The CPD Blog is intended to stimulate dialog among scholars and practitioners from around the world in the public diplomacy sphere. The opinions represented here are the authors' own and do not necessarily reflect CPD's views. For blogger guidelines, click here.

The Green Rule of Corporate Diplomacy: Business 3.0?

Apr 9, 2010

by

APDS Blogger: Martha Adams

Green is not just a color. Culturally, green can have contradictory meanings within its spectrum of usage. It is often associated with slang for money or ‘green with envy’, while the opposite end of its range of meaning is closely related to the Old English verb growan or “to grow” [plant life], or more relevant today, sustainable practices and formation of trust.

Any one of these cultural definitions alone does not adequately encompass all the meanings of green as it pertains to Corporate Diplomacy. Here, just as the color green is created in the Subtractive Color System by mixing yellow and blue, an alternate image of green applicable to businesses can be developed by blending the concepts of ‘Innovation’ and the ‘Golden Rule’.

Variations of the Golden Rule appear world-wide throughout many cultures, tribes, and religions, dating back to ancient times. Its English version is commonly linked to Jesus of Nazareth in the Biblical book of Matthew, “Do unto others as you would have done unto you”.

Trust goes hand in hand with the Golden Rule; typically we trust those individuals we know well and who also treat us well, such as neighbors or family members. When transitioning from the living room of one’s home to the board room and then venturing into the consumer market, one sees trust is equally as important in forming meaningful relationships and consumer confidence.

Edelman, the leading independent global Public Relations Firm, released its 2010 Trust Barometer in January 2010 and was a focal point of discussion recently in a USC seminar course on Corporate Diplomacy. This study documents a major shift in global opinion that should revolutionize the way business is conducted world-wide (see Methodology).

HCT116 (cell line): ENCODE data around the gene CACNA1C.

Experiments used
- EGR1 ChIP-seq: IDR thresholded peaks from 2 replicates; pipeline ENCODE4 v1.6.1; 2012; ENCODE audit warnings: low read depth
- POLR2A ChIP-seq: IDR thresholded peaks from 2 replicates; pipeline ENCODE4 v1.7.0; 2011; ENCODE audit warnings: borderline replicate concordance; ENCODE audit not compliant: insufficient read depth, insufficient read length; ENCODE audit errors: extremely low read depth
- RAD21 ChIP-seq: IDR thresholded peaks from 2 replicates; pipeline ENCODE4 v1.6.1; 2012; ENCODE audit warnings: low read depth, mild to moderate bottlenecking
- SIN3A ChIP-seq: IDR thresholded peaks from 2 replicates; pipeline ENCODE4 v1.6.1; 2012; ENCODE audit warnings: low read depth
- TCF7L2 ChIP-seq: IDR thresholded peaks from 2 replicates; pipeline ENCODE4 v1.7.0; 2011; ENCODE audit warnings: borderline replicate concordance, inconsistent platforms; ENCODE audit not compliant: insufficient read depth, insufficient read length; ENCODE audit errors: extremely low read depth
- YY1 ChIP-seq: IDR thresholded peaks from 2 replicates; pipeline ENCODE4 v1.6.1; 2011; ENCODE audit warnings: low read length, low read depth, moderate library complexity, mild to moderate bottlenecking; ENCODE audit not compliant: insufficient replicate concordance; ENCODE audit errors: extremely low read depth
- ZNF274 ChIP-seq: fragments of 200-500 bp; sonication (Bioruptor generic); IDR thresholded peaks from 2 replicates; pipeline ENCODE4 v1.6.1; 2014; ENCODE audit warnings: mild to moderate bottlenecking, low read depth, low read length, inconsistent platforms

For the first time in the ten-year history of Edelman Annual Trust Barometer Reports, trust and transparency are ranked as being more important to corporate reputation than the quality of the products and services provided. In fact, 54% of people in the United States trust business and an average of 60% in most BRIC countries (Brazil, Russia, India, and China). These factors of trust and transparency far outweigh the importance of financial returns, which is now listed by respondents at the bottom of all criteria.

It should not be a complete surprise that the ranking of financial returns shifted 180 degrees since 2006. Perhaps this is due to the downturn of the global economy, as approximately 70% of respondents believe business and finance companies will revert to their old habits when the financial crisis is over.

However, is it really the economic downturn, as identified by respondents, which changed the way people think about business? Why have respondents identified their ability to trust a company is currently of highest importance? There are many schools of thought that identify catalysts, which range from downward trending economic forces to a return to core family values. They also include an upward trend in global environmental awareness and populations well informed on global issues. Whatever the reasons, executives should recognize this shift as an opportunity to get their foot in the door, gain trust, and increase their social capital so they may draw upon it in the future.

Perhaps it is beneficial to analyze trust at the individual company level in order to understand this future benefit. On March 2, Gallup released results from their poll entitled, “Americans, Toyota Owners Still Confident in Toyota Vehicles”. Amazingly, while a March 4 Reuters article noted that a total of 7.2 million recall notices were issued in the United States with more than 50 United States crash deaths attributed to mechanical problems, 74% of Toyota owners say they have not lost confidence in Toyota, 82% believe their cars are still safe, and 79% would buy another Toyota!

This is a paramount example of brand loyalty and trust. There is no doubt Toyota accumulated consumer trust during the past fifty years of their existence. Toyota demonstrated this in a recently aired apologetic commercial, framed in the beginning and end by black and white scenes reminiscent of car dealers from fifty years ago, and highlighting the perception of safe, reliable, high quality vehicles with a focus on core family values. While Toyota may lose some sales in the coming days, it seems its future as a company has not been completely destroyed and potentially will be saved by this element of family trust.